second decisions is something we do all day. Do we choose the
ham and cheese sandwich or the salad and lamb? Do wear the blue
shirt or the green one? Do we have our coffee in a mug or a cup?
Obviously not all decisions carry the same weight or
I had to make a
split second decision last Sunday morning. It was, on
reflection, perhaps not my best. I got knocked off my bike by a
forby. You know, a Toorak tractor. I certainly didnít expect
that outcome from my decision but I put my trust in someone I
had never met to make another split second decision and give way
Now, I live in a
tourist town that is frequented by, well, tourists. Iím not
going to slag off at all tourists who choose to drive but I
guess I expected that in a town that people visit to relax, it
is inevitable that they let their guard down. In fact I used to
be one of the tourists who came to visit this town before moving
here. Nonetheless, there is a theoretical bond of trust between
I had almost
made it through the round-a-bout and fortunately I had already
unclipped my left foot, just in case. The impact was a bit more
brutal than I would have liked but there wasnít any slow-mo or
Ďlife flashing before my eyesí moments. Just the sound, the air,
the road and the treddly. Iíll tell you what though, I got up
The poor bloke
who hit me was as white as sheet when he got out of the car. I
think he thought I was going to biff him one because I unleashed
a rather long tirade of expletives on him as I gathered up the
bit and pieces Ö of the bike, not me.
My ankle was
rather sore and I couldnít stand. Sinking to the grass I took
off my helmet, shoe and sock and inspected the damage. Seeing
and feeling there was nothing broken I turned my attention to
He was a
youngish bloke who, as I said, seemed like he was in shock. He
admitted fault, and kept repeating that all he saw was a flash
of red (my jacket). As we swapped details the driver of the car
who was giving way to the bloke who hit me, came up and gave me
his phone number. ďLet me know if I can help.Ē He said, before
As I sat there
rubbing the sore bits I made another split second decision. I
would not call the police. Nothing was broken other than the
metal and rubber of the bike. Other than my ankle and hip (which
took the brunt of his bull bar) I was OK. So why get the legal
system involved? I wasnít after retribution.
Over the last
few days, in the lead up to the seventh anniversary of the
so-called 911 events, Iíve had the chance to reflect on my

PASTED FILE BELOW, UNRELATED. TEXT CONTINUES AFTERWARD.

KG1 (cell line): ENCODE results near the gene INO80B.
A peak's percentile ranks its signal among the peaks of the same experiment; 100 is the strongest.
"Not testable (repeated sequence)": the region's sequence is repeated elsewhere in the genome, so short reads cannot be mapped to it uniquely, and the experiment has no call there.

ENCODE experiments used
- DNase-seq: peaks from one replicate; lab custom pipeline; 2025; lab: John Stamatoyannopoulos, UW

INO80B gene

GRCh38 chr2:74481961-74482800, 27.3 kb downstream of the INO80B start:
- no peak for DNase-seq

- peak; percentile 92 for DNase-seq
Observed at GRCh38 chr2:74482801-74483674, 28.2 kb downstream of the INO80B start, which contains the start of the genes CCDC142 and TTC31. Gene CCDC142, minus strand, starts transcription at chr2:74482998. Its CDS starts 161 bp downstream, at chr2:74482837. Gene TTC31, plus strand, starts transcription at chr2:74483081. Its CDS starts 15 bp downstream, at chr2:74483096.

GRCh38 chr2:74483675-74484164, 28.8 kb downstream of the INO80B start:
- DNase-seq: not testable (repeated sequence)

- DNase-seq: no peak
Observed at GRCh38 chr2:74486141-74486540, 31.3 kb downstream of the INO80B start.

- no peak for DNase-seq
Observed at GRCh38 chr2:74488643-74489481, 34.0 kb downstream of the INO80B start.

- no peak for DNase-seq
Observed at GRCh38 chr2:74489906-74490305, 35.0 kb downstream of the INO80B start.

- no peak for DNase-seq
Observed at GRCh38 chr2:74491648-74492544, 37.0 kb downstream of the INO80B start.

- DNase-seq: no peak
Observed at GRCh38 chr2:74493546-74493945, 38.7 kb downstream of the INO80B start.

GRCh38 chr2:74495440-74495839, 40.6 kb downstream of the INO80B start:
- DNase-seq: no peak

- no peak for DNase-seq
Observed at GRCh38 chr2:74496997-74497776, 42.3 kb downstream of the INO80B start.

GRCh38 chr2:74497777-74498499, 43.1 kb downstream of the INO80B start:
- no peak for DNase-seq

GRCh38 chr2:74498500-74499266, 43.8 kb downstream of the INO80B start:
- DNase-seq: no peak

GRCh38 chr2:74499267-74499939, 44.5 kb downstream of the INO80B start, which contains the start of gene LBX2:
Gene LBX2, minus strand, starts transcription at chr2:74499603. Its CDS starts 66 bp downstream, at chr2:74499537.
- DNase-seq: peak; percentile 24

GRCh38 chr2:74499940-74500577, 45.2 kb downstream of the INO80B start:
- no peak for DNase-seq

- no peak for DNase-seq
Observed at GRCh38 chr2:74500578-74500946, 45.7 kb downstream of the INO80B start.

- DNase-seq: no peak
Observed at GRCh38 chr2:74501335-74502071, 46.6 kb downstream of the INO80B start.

decisions and their outcomes.
decision (to stop or not) was taken in good faith. I saw the
driver look my way as he slowed down coming into the
intersection. The fact that he says he didnít see me cant be
changed. The fact that he hit me canít be changed. But what was
in my control in the aftermath was how I chose to react.
reaction, the tirade of abuse and threatening language, is
perhaps explainable by the rush of adrenaline after the
collision. I never had any intention of hitting him, a small,
still rational, part of my mind told me that would do no good.
decision, to not get the legal system involved, was a far more
rational one. Although, I must admit, I did take some pleasure
in watching him squirm, obviously thinking I would. The question
I have been reflecting on is why I chose to not invite the local
constabulary to this little party?
In the aftermath
of 911 there was shock, anger, pain, fear and rage and
ultimately a totally unbalanced response. A response that was
not even once directed at those who were ultimately supporters
of the suspects. The shock, anger, pain, fear and rage were used
by those who hold the strings of power to feed their own egos
and agendas. The tens of thousands killed as a result of the
decisions we allowed them to make far outweigh the original
we, collectively, have allowed to be taken in our names have
resulted in terror, shock, anger, pain, fear and rage that
threatens to blow back at us and increase the cycle of killing
and revenge killing.
While my little
accident pales in comparison to what happened in September,
2001, itís often in the minutiae of one to one social
interactions that our connection to larger social tides is
revealed. Sure, I was really pissed that this bloke had hit me.
But what would dragging him through the courts achieve? Sure, I
was shocked that he had broken my trust. But what good would it
do him or me to get involved in something that would affect his
family and potentially his other relationships. I realised that
my response to this situation gave me the power to decide on
both our futures.
The pain on his
face was enough to convince me that the reoccurring image of
that red flash would punish him far more severely than loosing
his license and a few dollars in a fine. I had an opportunity to
not perpetuate the cycle of retribution that fuels so much rage
which then feeds back in the same cycle until it bursts out in
more anger, pain and fear.
As Colonel Rudd
preaches the gospel of war and enjoins us to support his push to
buy more weapons and killing machines, perhaps the time has come
for those who should and indeed do, know better to step back and
put themselves in the shoes of those who have done nothing to
deliberately hurt them, real or perceived.
Iíd like to
think that as my bruises emerge and the pain in my bum cheek
recedes that the small and insignificant gesture of trust and
kindness I showed the bloke who knocked me off my bike will
circle around him and his family and friends in such a way that
it breaks the cycle of rage and ushers in some calm to a
situation he or they will face.
Perhaps the next
split second decision he has to make will have a little less
traumatic outcome than the one we both made last Sunday morning.